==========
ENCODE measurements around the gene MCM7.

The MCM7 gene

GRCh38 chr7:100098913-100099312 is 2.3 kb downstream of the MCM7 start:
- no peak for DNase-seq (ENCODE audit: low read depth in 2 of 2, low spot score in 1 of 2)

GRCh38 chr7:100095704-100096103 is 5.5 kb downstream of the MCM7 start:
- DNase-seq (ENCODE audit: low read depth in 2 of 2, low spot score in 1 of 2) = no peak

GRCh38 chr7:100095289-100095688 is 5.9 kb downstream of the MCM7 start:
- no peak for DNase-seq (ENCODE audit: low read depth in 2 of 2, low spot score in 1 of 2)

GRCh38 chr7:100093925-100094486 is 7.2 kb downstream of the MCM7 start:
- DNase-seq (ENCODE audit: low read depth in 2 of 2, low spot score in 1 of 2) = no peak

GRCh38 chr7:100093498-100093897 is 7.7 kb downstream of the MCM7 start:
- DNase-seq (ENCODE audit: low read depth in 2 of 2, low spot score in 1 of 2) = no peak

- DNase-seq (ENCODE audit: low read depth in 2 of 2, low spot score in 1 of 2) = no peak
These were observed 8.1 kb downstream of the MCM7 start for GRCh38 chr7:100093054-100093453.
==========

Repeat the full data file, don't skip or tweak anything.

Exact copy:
ENCODE measurements around the gene MCM7.

The MCM7 gene

GRCh38 chr7:100098913-100099312 is 2.3 kb downstream of the MCM7 start:
- no peak for DNase-seq (ENCODE audit: low read depth in 2 of 2, low spot score in 1 of 2)

GRCh38 chr7:100095704-100096103 is 5.5 kb downstream of the MCM7 start:
- DNase-seq (ENCODE audit: low read depth in 2 of 2, low spot score in 1 of 2) = no peak

GRCh38 chr7:100095289-100095688 is 5.9 kb downstream of the MCM7 start:
- no peak for DNase-seq (ENCODE audit: low read depth in 2 of 2, low spot score in 1 of 2)

GRCh38 chr7:100093925-100094486 is 7.2 kb downstream of the MCM7 start:
- DNase-seq (ENCODE audit: low read depth in 2 of 2, low spot score in 1 of 2) = no peak

GRCh38 chr7:100093498-100093897 is 7.7 kb downstream of the MCM7 start:
- DNase-seq (ENCODE audit: low read depth in 2 of 2, low spot score in 1 of 2) = no peak

- DNase-seq (ENCODE audit: low read depth in 2 of 2, low spot score in 1 of 2) = no peak
These were observed 8.1 kb downstream of the MCM7 start for GRCh38 chr7:100093054-100093453.